Shifting from a Supply Chain to Supply Network
A common adage during disrupted times is that “progress is not a straight line.” This applies to many aspects of our world during the past several months. Recently, my family decamped to our ranch in Montana for some fresh air, family time and perspective. But I cannot escape some of the challenges these times have provided. Even in this rural setting, my professional and personal challenges have coincided. Case in point: my local cycling shop hasn’t been able to keep up with the increased demand for bikes and spare parts due to supply shortages and supply chain disruptions.
Small and rural though it may be, my bike shop is experiencing the same challenges businesses of all sizes face. And a company’s ability – or inability – to adapt is not determined by size or industry alone. From bike shop to big corporation, all supply chains have been impacted by COVID-19. The impact transcends manufacturing, distribution, logistics, demand, to the overall financial well-being of organizations and all of their business partners. We’ve had a rough ride.
It has become abundantly clear that the traditional, linear way of moving along the supply chain is no longer sufficient – whether it’s managing disruption due to COVID-19, needing to find new suppliers because existing ones can no longer fulfill orders, or requiring new types of supplies based on shifting business models.
In response, businesses must rethink how they view their supply chain. Not only is progress no longer a straight line, but the modern supply chain no longer resembles a chain at all. Instead, it’s a collaborative, dynamic supply network.
Supply networks shift away from singular, point-to-point processes, toward a many-to-many structure that enables 360-degree visibility. Once connected to a network, businesses become both a buyer and supplier, and gain broad visibility into the interconnected operations of their trading partners. This allows them to identify emerging trends and react to them before issues arise. It also enables firms to identify and collaborate with new partners to reduce costs, improve cash flow and develop new products.
Driving Resiliency, Profitability and Sustainability
The concept of a supply network is rooted in SAP’s vision of the Intelligent Enterprise. In his keynote during SAPPHIRE NOW Reimagined, our CEO Christian Klein explored three business pillars of the future: resiliency, profitability and sustainability – and supply networks play a pivotal role in all three. To move from survival mode toward long-term business growth, businesses can use supply networks to commit to these pillars. Let’s explore them:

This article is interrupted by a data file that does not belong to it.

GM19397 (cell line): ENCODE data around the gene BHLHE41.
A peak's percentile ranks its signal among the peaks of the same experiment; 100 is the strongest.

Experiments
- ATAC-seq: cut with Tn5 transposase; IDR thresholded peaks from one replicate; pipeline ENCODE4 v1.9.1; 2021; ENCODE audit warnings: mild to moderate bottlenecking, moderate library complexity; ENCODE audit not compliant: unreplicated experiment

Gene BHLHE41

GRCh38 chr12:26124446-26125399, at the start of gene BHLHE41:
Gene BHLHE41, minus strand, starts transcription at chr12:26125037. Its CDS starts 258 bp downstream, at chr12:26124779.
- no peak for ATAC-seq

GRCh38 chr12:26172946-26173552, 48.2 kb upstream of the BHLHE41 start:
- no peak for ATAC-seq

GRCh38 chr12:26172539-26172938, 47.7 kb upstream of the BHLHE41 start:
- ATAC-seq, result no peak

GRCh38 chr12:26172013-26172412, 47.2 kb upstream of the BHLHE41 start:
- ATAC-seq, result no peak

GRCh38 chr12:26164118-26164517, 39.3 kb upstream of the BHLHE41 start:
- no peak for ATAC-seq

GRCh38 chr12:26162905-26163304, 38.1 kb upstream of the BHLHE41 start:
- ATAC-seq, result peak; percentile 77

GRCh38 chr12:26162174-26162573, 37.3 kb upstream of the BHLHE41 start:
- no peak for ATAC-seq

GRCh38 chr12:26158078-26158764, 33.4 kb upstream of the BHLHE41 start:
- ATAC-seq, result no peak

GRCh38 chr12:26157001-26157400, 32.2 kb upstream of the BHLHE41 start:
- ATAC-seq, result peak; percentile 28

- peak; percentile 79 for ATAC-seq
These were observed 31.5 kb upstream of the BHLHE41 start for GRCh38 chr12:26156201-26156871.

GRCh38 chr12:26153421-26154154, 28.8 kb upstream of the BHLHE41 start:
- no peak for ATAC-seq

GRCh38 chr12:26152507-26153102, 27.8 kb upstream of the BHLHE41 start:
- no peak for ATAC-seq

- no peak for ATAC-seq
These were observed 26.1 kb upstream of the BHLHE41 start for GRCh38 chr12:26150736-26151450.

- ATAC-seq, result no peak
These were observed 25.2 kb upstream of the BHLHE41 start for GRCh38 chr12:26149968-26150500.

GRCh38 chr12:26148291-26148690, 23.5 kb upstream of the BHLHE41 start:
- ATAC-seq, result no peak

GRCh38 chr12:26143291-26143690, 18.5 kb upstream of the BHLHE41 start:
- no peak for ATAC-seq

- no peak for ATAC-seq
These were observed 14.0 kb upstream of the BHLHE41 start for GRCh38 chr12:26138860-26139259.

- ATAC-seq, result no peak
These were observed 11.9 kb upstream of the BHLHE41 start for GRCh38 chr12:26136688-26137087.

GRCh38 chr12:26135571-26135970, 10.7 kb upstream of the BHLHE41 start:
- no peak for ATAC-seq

Resiliency: Organizations need to transform digitally to ensure they can withstand disruption and navigate toward recovery. The visibility offered through supply networks helps businesses reduce costs, optimize operations, break down functional silos and create room for growth.
Recent research found that companies with resilient supply chains grow faster because they can move rapidly to meet customer’s needs when market demand shifts. Walmart, for example, pivoted quickly during the crisis. By accelerating their roll out of Express Delivery, Walmart was able to deliver a wide range of items – throughout the pandemic – to customers in two hours or less.
Profitability: Businesses must scale and automate operations to drive profitability. The efficiency afforded by digital supply networks transforms common processes with minimum friction and maximum output. I recently spoke with a customer in the utilities industry who wanted to achieve complete automation through 100% supplier enablement. I explained that automation is only the beginning. When business leaders think of the network as a profitability-driving tool across an ecosystem of business partners, they often discover that ROI takes care of itself.
Sustainability: Leaders need to prioritize reducing their business’ carbon footprint, by using technology to spot inefficiencies and instill long-lasting change. By connecting to a supply network, organizations learn more information about their suppliers – including key sustainability data, which can (and should) influence with whom they choose to transact commerce. They also gain access to insights such as their carbon footprint and how they can mitigate risk.
The Digital Imperative
Another key message from this year’s SAPPHIRE NOW Reimagined event is that digital transformation is no longer an option, it’s a must. It’s the only way that businesses will maintain sufficient resiliency and scale at the rate necessary to survive. Rather than subscribing to phrases like, “transform or die,” or “disrupt or be disrupted,” for me, it’s more about the clear benefits and improvements that technology can offer. I love it when companies start with a relatively simple business need and evolve to provide/offer? benefits they never thought were possible. I often cite our customer VELUX Group as an example of this – a Danish manufacturing enterprise that was able to automate 64% of 20,000 monthly order lines by digitizing and streamlining supplier collaboration.
The truth is that this is our new reality. From here on out, if you’re not digital, then you run the risk of being the disrupted rather than the disruptor. It doesn’t matter whether you’re a small-town bike shop or a multinational corporation. Moving from a linear supply chain to a connected supply network can make all the difference by helping businesses become more resilient, profitable and sustainable. As companies adjust to meet the needs of a volatile marketplace, accelerating dynamic digital engagement will enhance their ability to thrive in uncertain times.
This post was shared by me originally on LinkedIn.